“Can you imagine how hard that must be for his parents?” I ask.

“He is my age right? asks the younger teen.

“Yes, and he is trying to assert his own ideas like every teen. I just think It would be very hard for me as a parent to be ok with that,” I say.

Treat, go place!” says my girlfriend motioning to the dog to stay where he is on his blanket.

“Hey, would one of you feed Treat tonight? she asks.

“Its your turn,” says the younger, teen.

“Treat, go place!”she says.

“I think it’s not, it’s your turn,” says the older teen.

‘”Treat, go place!” she says.

“Dude, I did it last, your turn,”says the younger ten.

“Treat, go place!” Good boy,” she says and sits back down.

I look up at my older teen’s backside as he gets up from the table.

“God, where is your butt? I ask him with a sigh.

“Mom, I like it this way. This is my look. It’s my individualityism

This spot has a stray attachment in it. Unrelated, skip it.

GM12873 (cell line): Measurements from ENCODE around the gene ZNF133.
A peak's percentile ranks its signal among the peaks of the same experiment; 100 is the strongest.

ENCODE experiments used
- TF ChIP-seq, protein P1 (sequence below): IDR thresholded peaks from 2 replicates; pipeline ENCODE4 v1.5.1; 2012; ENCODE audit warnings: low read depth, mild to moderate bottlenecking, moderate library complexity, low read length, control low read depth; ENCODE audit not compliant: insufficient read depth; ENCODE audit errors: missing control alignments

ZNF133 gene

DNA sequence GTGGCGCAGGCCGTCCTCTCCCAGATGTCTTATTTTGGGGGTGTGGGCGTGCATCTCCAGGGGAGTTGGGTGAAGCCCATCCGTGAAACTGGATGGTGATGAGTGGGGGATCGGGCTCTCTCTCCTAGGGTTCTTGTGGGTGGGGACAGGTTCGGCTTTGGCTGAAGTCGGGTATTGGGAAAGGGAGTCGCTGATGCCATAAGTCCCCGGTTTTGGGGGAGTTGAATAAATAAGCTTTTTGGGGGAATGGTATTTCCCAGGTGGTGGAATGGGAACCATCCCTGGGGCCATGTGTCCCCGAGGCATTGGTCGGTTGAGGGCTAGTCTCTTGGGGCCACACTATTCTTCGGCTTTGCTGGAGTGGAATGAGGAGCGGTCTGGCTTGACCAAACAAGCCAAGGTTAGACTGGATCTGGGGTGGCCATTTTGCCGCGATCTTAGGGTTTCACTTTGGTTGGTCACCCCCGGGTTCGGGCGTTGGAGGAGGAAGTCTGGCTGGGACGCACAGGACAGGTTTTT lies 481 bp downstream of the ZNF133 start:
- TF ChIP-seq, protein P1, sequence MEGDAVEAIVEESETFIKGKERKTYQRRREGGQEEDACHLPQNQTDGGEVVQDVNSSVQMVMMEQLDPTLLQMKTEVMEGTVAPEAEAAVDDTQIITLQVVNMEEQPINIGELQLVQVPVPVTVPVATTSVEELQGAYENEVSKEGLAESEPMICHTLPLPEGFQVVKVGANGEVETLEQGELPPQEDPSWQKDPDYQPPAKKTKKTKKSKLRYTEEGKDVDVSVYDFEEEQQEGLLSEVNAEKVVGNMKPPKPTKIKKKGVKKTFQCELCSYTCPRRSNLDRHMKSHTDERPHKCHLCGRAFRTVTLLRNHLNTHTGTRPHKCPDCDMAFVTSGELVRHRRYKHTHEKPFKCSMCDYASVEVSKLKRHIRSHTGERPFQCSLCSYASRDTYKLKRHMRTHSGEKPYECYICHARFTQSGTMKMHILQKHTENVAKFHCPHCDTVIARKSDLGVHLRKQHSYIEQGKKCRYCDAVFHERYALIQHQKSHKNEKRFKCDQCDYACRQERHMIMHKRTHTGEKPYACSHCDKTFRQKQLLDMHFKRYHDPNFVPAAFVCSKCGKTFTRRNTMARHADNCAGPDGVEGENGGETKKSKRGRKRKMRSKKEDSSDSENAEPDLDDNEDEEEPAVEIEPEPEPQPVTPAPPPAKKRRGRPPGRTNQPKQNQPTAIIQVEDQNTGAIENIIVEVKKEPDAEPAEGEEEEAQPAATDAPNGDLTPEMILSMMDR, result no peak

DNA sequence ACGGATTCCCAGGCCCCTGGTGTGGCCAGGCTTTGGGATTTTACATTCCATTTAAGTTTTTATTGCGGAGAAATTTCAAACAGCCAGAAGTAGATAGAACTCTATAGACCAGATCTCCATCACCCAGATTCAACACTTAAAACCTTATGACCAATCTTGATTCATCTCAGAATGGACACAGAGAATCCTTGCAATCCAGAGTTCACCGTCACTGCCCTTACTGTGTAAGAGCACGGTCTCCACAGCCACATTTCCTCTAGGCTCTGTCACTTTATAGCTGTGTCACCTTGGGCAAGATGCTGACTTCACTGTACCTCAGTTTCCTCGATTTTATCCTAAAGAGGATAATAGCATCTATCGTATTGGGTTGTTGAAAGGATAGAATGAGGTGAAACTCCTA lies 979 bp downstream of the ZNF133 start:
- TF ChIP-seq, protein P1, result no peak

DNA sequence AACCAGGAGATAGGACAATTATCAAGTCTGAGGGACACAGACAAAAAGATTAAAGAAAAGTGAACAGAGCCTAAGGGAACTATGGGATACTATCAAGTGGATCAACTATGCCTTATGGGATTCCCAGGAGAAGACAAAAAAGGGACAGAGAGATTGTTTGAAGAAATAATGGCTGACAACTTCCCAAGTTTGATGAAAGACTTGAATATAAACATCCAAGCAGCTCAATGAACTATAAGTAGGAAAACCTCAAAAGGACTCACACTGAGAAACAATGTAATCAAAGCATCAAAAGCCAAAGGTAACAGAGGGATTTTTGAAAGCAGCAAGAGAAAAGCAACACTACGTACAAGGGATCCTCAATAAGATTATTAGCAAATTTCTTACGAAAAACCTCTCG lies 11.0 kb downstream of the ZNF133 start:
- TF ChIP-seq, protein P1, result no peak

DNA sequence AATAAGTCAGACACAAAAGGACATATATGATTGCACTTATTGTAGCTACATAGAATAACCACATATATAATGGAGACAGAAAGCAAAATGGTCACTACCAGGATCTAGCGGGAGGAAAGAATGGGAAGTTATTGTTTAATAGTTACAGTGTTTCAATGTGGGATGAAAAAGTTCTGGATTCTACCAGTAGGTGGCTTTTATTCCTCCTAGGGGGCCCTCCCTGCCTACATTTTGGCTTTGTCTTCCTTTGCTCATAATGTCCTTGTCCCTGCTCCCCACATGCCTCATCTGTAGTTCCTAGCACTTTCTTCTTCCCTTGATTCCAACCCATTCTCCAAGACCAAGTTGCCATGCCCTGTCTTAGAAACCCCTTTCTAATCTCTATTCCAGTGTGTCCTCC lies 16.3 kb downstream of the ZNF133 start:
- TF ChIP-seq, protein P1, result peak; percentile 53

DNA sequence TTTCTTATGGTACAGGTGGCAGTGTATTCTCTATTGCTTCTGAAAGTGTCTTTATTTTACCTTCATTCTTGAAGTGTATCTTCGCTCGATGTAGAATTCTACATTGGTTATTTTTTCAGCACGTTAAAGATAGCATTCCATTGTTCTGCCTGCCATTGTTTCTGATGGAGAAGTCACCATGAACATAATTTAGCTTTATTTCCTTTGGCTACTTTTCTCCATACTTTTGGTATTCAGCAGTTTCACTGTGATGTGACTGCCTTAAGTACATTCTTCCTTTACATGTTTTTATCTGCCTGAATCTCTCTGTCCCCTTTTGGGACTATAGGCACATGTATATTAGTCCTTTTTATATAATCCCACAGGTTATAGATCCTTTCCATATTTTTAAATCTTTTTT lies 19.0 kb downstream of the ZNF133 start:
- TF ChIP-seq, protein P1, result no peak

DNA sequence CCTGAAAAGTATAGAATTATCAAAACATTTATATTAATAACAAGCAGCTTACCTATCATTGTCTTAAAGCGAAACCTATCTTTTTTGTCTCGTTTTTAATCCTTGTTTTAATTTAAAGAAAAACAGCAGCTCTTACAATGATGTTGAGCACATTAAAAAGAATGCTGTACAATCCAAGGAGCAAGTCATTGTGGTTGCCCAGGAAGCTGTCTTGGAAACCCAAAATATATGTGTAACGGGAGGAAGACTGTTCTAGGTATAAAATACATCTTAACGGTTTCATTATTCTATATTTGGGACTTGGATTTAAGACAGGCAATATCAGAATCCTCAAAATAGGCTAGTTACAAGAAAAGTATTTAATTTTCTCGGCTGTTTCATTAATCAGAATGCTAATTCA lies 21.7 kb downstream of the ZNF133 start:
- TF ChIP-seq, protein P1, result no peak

“Dude, the word is individuality.”

“Shut it,” says the older teen giving his brother a swat as he grabs for the baggie of dry dog food on the counter.

“Treat, go place!”says my girlfriend again.

“Mom, what’s wrong with my headlight?” says the older teen stirring the wet and the dry food together in the stainless steel bowl on the counter.

“Your headlight?” I smile at my girlfriend across the table.

“Treat, go place!” Good boy,” she says.

“You know, my light in the fan thing,” he says looking at all of us at the table.

“Dude,” says his brother, “you mean your overhead light in your room?

“Yeah that,” he says.

We all snicker at the table a little.

“Kid has his own language,” says the younger teen scooping from his bowl of ice cream now with the crushed oreo pieces.

“You know it,” says the older teen holding the dog food bowl high in the air.